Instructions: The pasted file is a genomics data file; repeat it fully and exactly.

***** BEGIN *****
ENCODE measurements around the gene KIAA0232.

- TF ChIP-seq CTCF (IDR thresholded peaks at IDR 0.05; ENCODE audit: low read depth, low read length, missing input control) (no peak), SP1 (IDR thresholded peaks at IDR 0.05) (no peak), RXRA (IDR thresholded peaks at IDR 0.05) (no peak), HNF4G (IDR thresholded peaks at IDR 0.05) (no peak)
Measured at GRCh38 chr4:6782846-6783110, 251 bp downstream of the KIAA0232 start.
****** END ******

ENCODE measurements around the gene KIAA0232.

- TF ChIP-seq CTCF (IDR thresholded peaks at IDR 0.05; ENCODE audit: low read depth, low read length, missing input control) (no peak), SP1 (IDR thresholded peaks at IDR 0.05) (no peak), RXRA (IDR thresholded peaks at IDR 0.05) (no peak), HNF4G (IDR thresholded peaks at IDR 0.05) (no peak)
Measured at GRCh38 chr4:6782846-6783110, 251 bp downstream of the KIAA0232 start.